Among a cast of tremendous actors (to name just two, Gabriel Byrne in one of his best performances and Benicio del Toro, deserving much more than just an "also starring" mentioning in the opening credits), Kevin Spacey's star shines brightest. To this day it is a mystery to me how he came to be awarded the Academy Award for Best *Supporting* Actor - the only things the man supports (in fact carries, almost single-handedly) in this movie are Bryan Singer's directing and Christopher McQuarrie's screenplay, and that alone makes him the movie's lead character. But regardless of its title, the award was more than justified, and so was the one for McQuarrie's screenplay. With infinite trust in the audience's ability to pick up on little gestures, looks and inflections of his voice, Kevin Spacey displays all the many aspects of his character at the same time; and even the tenth time around, his performance still holds as true as the first time you watch the movie. Almost expressionless he tells his tale, always seeming to give away just about as much as he has to, and only raising his voice for a pointed (and exquisitely timed) expletive upon first being confronted with the name Keyser Söze, and for a wailing "Why me??" as agent Kujan tries to convince him that his own archenemy, Keaton, has been behind their failed enterprise all along and purposely let him (Kint) live to tell their story.
This is one of those movies which have you quote their many memorable one-liners forever - and not just the one about "the devil's greatest trick." To the extent that it cites other works, those citations pay homage, they don't merely copy - right down to the name of the movie's production company (Blue Parrot/Bad Hat); like the title containing a reference to "Casablanca," the prototype of all films noir (or those made in Hollywood at least). It is one of the best modern examples of the genre and has long since become a cult classic - it's a must in every decent collection.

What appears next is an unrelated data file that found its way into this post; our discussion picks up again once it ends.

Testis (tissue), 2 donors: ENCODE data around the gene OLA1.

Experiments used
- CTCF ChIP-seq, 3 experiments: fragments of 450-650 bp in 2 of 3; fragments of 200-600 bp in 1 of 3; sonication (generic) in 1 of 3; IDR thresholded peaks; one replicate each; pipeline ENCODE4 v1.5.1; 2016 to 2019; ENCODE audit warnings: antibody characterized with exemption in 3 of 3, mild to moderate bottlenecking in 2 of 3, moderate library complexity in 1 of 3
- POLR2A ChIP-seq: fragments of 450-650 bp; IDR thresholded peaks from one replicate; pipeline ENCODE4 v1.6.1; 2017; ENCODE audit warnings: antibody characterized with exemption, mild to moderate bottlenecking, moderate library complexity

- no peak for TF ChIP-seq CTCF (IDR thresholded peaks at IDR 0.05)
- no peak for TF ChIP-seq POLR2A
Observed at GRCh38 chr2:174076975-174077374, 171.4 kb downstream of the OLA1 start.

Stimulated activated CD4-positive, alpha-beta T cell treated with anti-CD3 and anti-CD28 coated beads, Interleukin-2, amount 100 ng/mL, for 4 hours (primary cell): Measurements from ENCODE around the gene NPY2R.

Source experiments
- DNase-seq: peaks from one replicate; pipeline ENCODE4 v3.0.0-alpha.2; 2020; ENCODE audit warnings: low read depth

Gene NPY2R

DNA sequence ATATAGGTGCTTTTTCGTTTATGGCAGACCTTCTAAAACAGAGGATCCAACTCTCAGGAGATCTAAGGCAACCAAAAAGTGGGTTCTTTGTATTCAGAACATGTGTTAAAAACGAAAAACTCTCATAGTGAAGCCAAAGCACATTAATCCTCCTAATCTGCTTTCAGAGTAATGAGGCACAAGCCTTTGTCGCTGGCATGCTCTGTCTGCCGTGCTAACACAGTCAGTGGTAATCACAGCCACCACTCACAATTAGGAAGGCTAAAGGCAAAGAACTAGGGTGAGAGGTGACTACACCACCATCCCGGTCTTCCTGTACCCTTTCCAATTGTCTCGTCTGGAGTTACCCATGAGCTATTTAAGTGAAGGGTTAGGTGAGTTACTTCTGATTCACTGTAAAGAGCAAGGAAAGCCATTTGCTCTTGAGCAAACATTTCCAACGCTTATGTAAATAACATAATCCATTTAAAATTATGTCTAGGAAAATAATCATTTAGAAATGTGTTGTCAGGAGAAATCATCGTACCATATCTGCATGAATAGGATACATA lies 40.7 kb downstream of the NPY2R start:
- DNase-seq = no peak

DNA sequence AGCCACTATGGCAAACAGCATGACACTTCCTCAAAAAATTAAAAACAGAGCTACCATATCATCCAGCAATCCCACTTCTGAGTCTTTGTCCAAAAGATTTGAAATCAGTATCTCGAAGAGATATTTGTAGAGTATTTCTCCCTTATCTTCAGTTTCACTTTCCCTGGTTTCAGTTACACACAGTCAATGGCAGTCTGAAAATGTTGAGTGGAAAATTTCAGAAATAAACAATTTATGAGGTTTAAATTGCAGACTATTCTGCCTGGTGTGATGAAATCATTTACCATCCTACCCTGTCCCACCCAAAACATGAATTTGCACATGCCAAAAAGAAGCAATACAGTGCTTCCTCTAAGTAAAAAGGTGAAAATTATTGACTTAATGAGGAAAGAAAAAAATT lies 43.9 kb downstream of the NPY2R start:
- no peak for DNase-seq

The plot can never really be explained until you've seen the film. Not for nothing did it win an Oscar for Best Original Screenplay. But I'll do my best. After an explosion, the the small-time crook Verbal Kint is being questioned. His story is amazing. A group of criminals are rounded up for questioning over a hijacking, the "Usual Suspects" of the title. However, this meeting just gives them an oppurtunity to scheme maliciously together. They embark on a devious plan to rob a crook making use of the crooked police. However they become embroiled in the plots of a master criminal known as Keyser Soze, so mysterious and elusive that no-one has ever seen him. Under the guidance of "Kobayashi", they are directed to a ship and a job for Keyser, who is seemingly infallible, as Verbal says:
"I believe in God, and the only thing that scares me is Keyser Soze."
In a shock ending that plays wonderfully on the gullibility of an audience to jump to conclusions, events come to a head with lightning-fast realisations. Believe me, you'll be slapping yourself for not seeing it.
The acting quality on show here is of the highest quality. It was the film that first announced Kevin Spacey (American Beauty, L.A. Confidential)onto the scene, who is undoutably one of the most talented actors in modern Hollywood. His portrayal of the crippled Verbal is unbelievably slick. He barely outshines the darkly brilliant Gabriel Bryne (The Enemy of The State), who plays Keaton with finesse. Another superb turn is for Benitio Del Toro (Traffic) as Fenster, who shows here the acting ability that won him the Best Supporting Actor Oscar for Traffic. Pete Postlewaite is also excellent as the elusive Kobayashi. However, there is no doubt that the most brilliant talent behind this film is that of young director Brian Singer, also known for X-Men. This is a masterpiece that he will probably never better.
As this is Special Edition, you'll be expecting extras, and you get them. It's the 2 disc DVD that the film deserves. Documentarys, outtakes, commentaries, TV spots, trailers, featurettes and deleted scenes. We are also treated to 3 easter eggs, which is the most I've seen on a DVD for a long time. But the creme de la creme is something that we deserve - A Region 2 exclusive feature. About time we got more than the Americans for once!